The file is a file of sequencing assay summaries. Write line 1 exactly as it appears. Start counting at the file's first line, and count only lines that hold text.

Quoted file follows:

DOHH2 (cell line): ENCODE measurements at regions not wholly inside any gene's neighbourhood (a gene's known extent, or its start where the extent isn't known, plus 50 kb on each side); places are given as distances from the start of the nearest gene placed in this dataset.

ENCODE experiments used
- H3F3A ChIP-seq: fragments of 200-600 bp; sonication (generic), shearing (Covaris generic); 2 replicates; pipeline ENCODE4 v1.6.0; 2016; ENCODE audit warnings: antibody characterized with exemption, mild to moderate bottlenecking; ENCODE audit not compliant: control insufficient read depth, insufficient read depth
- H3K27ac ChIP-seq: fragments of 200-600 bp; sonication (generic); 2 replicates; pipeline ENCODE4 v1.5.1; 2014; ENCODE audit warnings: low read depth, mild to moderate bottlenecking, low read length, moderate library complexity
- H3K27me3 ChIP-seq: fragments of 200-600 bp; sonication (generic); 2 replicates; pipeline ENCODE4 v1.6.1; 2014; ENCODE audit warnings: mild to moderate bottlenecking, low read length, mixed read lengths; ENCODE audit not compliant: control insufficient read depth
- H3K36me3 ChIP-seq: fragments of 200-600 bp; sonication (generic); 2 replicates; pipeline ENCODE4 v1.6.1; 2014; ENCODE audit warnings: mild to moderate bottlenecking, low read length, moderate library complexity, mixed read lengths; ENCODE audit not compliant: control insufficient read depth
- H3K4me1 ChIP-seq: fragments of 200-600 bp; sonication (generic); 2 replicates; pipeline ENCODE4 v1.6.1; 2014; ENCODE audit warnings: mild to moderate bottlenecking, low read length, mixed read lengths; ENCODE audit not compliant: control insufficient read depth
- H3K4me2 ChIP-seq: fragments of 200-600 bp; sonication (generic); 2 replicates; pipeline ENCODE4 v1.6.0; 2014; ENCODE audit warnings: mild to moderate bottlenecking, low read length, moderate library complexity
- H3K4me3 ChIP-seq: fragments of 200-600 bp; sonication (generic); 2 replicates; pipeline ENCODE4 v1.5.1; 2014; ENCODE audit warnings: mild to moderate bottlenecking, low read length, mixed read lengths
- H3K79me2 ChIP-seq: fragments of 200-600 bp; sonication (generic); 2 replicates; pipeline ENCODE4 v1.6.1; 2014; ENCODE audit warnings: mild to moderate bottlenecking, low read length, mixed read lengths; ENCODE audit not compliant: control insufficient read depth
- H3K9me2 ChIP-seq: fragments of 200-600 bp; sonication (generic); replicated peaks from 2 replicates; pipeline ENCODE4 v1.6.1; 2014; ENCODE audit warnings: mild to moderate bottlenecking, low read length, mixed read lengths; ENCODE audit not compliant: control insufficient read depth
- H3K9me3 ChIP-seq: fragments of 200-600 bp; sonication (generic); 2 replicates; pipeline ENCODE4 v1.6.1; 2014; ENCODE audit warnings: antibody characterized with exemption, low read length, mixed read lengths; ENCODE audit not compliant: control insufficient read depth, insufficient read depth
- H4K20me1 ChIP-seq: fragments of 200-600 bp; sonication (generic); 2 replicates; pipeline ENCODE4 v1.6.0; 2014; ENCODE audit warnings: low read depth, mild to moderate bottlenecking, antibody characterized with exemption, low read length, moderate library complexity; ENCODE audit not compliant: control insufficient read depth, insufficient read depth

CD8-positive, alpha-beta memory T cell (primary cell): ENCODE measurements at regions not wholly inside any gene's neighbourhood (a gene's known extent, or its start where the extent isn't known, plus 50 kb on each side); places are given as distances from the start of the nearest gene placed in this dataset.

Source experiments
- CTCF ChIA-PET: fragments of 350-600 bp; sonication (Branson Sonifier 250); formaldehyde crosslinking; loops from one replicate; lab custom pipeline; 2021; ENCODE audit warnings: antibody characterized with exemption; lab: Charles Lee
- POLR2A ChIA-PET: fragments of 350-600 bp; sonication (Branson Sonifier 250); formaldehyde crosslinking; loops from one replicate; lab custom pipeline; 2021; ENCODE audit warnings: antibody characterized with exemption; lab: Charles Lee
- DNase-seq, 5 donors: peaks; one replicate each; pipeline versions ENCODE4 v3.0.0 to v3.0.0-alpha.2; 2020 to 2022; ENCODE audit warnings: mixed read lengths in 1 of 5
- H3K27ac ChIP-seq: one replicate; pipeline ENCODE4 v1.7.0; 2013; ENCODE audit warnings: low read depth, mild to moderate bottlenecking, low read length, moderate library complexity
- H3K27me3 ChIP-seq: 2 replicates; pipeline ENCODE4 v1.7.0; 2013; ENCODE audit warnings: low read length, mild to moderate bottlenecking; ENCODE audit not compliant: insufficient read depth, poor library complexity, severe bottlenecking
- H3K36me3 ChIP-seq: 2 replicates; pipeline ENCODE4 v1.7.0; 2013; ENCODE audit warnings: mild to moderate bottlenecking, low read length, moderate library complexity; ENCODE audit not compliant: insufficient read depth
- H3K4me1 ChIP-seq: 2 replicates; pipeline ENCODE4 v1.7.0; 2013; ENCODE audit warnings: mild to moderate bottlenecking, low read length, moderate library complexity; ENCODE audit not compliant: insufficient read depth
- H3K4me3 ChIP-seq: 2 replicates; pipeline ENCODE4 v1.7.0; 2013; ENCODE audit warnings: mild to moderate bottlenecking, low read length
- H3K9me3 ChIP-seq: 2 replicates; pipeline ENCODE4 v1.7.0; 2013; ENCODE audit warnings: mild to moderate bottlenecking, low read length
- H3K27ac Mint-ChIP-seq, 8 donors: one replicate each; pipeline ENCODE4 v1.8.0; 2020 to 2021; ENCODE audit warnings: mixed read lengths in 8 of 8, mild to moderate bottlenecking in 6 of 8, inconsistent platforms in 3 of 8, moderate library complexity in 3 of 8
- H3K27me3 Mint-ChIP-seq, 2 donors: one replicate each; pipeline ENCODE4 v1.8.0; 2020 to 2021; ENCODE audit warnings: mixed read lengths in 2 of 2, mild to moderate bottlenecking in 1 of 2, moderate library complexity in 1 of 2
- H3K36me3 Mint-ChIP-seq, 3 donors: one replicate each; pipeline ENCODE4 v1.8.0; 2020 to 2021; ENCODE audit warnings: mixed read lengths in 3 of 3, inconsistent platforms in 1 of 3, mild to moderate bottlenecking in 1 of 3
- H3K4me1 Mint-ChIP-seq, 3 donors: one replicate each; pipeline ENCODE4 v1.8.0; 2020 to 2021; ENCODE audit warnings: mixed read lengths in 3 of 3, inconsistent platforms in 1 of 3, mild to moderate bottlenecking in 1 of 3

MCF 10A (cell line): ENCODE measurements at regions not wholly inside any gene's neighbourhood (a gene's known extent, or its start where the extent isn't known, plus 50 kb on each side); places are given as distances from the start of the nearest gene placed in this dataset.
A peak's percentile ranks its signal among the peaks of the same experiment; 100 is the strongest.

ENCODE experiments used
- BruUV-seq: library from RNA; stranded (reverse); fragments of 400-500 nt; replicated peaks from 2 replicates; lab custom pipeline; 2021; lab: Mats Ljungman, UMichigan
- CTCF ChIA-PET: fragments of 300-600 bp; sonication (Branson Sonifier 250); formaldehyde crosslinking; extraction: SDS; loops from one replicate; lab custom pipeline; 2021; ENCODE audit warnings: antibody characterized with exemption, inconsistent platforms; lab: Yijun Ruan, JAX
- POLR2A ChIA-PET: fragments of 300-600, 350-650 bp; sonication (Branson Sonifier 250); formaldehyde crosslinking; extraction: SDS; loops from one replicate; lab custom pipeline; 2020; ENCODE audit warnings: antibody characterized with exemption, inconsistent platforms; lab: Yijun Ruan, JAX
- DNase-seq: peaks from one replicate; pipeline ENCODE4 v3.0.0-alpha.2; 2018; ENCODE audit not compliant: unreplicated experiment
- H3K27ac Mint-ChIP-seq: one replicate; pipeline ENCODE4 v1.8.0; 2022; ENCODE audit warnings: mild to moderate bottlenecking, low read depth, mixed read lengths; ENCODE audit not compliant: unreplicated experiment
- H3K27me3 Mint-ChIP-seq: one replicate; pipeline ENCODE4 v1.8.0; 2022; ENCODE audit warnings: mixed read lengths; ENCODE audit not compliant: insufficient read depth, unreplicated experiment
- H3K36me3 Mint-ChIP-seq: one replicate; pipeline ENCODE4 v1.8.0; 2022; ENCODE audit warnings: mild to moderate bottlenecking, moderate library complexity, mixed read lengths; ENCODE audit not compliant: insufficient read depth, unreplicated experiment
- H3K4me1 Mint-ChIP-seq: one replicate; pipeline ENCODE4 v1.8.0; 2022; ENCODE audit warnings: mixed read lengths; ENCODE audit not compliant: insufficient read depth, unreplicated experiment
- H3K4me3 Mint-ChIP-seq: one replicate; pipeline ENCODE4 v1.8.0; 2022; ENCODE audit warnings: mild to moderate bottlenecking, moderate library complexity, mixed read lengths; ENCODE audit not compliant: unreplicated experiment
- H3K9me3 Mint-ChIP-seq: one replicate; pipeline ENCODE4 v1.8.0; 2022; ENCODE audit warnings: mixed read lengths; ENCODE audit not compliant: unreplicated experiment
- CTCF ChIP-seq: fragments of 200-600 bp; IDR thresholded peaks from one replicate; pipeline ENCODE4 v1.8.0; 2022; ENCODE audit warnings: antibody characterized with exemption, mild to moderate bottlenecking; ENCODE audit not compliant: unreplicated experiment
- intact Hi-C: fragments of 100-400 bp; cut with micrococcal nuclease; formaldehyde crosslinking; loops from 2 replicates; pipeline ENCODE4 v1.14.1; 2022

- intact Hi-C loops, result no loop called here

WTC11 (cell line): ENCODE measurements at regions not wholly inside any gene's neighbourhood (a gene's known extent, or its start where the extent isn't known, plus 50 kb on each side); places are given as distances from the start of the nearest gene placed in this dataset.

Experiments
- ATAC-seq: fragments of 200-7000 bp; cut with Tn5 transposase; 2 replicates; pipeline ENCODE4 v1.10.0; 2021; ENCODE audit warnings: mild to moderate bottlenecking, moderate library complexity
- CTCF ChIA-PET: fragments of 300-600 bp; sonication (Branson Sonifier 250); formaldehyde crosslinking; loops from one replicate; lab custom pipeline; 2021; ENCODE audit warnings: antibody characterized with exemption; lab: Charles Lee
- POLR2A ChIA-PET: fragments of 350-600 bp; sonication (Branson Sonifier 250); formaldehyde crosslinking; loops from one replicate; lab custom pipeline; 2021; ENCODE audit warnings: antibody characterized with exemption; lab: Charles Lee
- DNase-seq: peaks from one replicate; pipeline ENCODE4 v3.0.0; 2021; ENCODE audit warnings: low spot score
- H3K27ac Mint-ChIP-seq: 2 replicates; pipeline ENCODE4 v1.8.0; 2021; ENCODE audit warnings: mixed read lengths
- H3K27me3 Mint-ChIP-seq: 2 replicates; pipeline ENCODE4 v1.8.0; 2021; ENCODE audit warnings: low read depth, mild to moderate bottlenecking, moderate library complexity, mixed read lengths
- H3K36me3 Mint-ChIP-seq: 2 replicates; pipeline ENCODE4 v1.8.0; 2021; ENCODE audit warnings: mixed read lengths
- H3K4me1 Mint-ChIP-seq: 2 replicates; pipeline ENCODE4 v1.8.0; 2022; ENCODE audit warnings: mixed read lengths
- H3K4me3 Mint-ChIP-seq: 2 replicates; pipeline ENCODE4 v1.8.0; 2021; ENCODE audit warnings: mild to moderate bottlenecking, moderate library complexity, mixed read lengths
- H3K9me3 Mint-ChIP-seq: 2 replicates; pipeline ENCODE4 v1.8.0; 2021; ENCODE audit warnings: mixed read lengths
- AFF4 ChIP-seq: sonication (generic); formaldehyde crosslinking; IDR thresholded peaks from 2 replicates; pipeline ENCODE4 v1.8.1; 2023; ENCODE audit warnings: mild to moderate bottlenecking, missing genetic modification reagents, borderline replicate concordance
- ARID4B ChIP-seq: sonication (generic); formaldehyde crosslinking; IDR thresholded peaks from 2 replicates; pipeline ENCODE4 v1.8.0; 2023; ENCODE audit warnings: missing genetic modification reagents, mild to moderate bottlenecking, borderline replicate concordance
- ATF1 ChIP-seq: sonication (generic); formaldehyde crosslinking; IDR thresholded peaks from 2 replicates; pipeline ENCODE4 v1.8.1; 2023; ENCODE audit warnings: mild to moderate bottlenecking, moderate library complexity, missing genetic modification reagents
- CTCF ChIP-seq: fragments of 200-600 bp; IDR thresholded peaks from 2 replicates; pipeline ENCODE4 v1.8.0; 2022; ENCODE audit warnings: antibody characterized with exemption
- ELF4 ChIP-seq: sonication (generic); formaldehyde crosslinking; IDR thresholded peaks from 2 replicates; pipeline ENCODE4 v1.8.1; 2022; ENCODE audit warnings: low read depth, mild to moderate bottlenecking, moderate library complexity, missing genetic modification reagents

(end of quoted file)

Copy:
DOHH2 (cell line): ENCODE measurements at regions not wholly inside any gene's neighbourhood (a gene's known extent, or its start where the extent isn't known, plus 50 kb on each side); places are given as distances from the start of the nearest gene placed in this dataset.